Updated: October 21, 2020 07:57 PM
Created: October 21, 2020 06:24 PM
FARMINGTON, N.M. — COVID has halted a lot of things over the months, but the overpopulation of stray and unwanted animals in Farmington was not one of them.
"San Juan county is the third highest intake as far as shelters go in the state and then our population of animals coming in compared to our human population is a little out of wack, and we have many more animals coming in than we should per human population,” said Stacie Voss, director of the Farmington Animal Shelter.
Experts said the solution to the problem is performing more spay and neuter operations to prevent pets from reproducing. However, the financial strain brought on by COVID-19 has made it difficult on the Farmington Animal Shelter.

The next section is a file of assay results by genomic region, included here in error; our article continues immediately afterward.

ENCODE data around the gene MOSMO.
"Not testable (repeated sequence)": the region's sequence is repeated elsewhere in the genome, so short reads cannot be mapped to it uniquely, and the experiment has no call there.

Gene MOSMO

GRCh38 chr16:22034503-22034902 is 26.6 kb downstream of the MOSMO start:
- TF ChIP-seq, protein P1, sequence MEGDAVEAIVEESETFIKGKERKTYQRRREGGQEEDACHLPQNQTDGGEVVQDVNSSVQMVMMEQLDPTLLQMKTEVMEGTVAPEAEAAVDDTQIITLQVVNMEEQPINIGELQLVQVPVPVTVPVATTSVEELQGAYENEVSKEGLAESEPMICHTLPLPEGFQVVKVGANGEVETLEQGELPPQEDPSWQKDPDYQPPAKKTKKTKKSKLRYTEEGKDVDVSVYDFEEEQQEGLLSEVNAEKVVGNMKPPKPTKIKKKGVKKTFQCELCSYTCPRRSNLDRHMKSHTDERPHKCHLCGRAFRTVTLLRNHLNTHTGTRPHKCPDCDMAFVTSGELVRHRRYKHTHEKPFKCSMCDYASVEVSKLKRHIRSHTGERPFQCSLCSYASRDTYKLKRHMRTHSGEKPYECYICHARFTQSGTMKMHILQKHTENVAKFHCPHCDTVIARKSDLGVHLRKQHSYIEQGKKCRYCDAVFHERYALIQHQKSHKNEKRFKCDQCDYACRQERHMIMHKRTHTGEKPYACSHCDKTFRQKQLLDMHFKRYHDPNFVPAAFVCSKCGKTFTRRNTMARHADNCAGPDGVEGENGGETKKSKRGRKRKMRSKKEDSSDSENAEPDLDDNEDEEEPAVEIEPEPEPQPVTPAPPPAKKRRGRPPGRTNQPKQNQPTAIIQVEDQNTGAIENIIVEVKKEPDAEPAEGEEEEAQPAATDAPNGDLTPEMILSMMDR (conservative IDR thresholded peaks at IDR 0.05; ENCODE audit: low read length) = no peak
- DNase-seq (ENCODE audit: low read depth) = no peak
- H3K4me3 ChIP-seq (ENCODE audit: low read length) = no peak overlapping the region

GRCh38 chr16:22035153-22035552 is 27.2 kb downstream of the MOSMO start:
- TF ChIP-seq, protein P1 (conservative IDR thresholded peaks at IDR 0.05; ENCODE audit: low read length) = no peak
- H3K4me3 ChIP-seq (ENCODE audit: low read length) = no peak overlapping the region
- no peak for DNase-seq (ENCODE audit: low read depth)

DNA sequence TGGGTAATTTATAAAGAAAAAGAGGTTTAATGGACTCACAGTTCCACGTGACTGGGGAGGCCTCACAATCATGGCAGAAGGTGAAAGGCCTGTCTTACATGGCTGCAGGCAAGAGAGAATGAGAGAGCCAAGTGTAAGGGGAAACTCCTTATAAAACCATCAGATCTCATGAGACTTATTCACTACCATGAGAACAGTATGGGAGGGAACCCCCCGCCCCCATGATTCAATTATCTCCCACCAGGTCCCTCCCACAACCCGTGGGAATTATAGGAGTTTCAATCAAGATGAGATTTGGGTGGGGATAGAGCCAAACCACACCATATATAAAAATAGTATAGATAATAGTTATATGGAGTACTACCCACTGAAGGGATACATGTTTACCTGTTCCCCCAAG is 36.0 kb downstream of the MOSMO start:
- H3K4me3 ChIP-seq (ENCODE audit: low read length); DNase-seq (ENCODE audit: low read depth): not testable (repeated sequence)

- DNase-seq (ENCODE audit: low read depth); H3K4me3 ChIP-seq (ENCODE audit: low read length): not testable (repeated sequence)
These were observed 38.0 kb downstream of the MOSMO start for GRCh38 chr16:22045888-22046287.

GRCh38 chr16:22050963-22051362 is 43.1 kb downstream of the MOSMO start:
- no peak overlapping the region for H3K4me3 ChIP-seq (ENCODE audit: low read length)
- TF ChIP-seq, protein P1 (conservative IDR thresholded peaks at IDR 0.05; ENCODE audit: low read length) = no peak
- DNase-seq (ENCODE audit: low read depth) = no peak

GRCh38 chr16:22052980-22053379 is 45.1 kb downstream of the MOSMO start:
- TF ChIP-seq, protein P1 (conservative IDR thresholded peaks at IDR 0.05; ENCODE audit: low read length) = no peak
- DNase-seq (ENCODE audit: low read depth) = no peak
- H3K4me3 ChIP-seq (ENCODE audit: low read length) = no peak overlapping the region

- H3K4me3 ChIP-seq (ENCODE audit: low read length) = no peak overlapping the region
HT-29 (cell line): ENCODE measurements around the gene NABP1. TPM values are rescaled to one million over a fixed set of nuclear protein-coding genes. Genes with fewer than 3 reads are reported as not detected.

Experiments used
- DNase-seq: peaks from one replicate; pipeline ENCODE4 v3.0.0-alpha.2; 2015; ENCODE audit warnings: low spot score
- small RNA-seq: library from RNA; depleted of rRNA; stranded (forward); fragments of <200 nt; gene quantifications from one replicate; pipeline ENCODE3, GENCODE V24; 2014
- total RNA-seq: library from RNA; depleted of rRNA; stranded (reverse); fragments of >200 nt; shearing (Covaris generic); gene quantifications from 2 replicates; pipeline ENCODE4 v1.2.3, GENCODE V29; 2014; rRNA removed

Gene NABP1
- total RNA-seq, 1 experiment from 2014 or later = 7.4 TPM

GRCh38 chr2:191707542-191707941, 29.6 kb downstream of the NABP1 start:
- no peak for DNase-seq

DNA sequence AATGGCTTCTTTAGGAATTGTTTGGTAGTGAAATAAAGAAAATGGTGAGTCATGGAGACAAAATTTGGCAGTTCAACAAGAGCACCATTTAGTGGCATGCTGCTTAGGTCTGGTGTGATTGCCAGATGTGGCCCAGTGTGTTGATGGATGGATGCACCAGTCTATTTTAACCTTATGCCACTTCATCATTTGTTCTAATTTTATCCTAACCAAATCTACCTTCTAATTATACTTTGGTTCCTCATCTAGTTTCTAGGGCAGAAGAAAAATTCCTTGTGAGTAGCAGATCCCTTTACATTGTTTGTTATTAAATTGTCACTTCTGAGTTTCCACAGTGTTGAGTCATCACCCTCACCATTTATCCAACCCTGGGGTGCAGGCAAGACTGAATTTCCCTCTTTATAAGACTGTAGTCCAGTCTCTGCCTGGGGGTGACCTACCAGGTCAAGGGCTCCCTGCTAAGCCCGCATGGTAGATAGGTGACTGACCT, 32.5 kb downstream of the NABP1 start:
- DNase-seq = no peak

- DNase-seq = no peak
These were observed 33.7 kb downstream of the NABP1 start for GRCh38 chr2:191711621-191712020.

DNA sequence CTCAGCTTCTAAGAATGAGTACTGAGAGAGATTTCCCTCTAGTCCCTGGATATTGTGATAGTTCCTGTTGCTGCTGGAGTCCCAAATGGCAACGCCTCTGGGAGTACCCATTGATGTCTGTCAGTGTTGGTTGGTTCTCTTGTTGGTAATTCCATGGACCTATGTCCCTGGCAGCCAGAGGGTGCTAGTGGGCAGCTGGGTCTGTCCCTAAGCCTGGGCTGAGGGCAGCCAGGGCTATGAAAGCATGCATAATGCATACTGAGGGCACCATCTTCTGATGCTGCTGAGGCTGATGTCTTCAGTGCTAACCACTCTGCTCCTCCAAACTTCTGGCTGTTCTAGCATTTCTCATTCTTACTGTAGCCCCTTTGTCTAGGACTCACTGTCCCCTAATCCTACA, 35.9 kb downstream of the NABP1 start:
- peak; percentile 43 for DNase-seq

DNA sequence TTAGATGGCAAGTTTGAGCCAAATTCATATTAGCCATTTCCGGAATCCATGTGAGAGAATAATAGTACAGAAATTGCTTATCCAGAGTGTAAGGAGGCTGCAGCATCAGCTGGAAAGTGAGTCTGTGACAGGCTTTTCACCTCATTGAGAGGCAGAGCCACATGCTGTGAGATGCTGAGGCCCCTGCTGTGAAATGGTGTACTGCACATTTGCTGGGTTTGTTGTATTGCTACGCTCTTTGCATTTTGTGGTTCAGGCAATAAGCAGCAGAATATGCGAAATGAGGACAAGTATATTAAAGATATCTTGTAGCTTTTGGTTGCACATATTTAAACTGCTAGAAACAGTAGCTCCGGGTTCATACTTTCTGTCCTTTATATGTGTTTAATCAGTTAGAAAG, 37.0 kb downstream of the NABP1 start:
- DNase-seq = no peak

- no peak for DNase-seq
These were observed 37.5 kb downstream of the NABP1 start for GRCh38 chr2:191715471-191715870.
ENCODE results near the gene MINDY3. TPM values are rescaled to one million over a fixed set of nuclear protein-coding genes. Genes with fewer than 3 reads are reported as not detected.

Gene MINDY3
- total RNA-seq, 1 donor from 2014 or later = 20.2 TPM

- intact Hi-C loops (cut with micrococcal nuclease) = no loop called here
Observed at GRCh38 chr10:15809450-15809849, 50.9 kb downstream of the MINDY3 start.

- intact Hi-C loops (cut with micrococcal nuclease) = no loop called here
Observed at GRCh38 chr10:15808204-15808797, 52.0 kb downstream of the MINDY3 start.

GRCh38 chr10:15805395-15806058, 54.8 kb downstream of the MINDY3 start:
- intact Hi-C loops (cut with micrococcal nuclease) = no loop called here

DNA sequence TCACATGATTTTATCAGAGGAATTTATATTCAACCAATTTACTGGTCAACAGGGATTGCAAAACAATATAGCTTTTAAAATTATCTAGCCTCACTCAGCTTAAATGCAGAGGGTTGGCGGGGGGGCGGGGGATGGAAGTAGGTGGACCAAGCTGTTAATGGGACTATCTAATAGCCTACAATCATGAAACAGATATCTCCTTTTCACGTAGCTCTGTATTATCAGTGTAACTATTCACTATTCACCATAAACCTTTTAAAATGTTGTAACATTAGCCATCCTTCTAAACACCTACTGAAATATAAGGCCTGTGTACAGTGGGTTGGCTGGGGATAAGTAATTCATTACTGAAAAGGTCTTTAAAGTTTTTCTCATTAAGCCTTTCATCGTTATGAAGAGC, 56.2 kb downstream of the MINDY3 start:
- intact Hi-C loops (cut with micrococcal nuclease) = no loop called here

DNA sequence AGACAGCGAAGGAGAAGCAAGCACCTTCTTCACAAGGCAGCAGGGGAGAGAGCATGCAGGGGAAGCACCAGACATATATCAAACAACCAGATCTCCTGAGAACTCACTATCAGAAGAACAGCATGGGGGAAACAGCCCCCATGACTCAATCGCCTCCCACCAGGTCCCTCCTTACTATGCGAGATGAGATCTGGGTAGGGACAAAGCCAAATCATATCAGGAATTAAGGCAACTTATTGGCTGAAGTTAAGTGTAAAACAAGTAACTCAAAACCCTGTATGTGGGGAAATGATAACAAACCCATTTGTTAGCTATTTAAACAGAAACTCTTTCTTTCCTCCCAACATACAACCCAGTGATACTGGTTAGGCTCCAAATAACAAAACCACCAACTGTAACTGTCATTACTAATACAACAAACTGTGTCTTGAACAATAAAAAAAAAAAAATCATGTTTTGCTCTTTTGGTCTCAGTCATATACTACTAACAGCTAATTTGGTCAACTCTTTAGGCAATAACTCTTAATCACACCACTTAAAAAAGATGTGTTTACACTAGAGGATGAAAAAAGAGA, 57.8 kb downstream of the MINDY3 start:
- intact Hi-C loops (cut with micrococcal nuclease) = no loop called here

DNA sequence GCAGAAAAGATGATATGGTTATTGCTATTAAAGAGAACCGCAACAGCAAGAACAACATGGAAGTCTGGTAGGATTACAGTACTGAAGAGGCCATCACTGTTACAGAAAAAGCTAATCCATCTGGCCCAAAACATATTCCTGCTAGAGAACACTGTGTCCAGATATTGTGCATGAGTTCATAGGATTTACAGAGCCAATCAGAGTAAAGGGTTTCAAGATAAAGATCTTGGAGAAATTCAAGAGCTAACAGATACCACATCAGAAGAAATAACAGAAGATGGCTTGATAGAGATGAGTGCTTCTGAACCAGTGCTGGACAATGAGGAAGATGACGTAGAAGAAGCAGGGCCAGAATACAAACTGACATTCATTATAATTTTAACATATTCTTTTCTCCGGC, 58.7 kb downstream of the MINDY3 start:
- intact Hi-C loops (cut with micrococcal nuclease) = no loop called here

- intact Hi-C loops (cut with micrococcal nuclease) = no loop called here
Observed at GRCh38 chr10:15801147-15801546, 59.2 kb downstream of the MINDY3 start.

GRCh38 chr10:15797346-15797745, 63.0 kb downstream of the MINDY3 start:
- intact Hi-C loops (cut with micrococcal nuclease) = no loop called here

"As we went along, the budget was really unclear but what was clear is that we were probably gonna have less money than we did previously because of the shutdowns and everything going on. Then it became a tough decisions of what things to cut,” Voss said.
The public spay and neuter program was part of those budget cuts, which created a backlog of 200 surgeries. Luckily, with the help of more than $10,000 in donations, surgeries resumed this week.
"The regional animal shelter foundation is one of our partners here that helps provide items and things to the shelter, and they decided that the spay and neuter program was extremely important and we agreed, so they decided to partner with the city to help refund our public spay neuter program,” Voss said.
The shelter will carry out spay and neuter operations that they had to cancel before the pandemic began.
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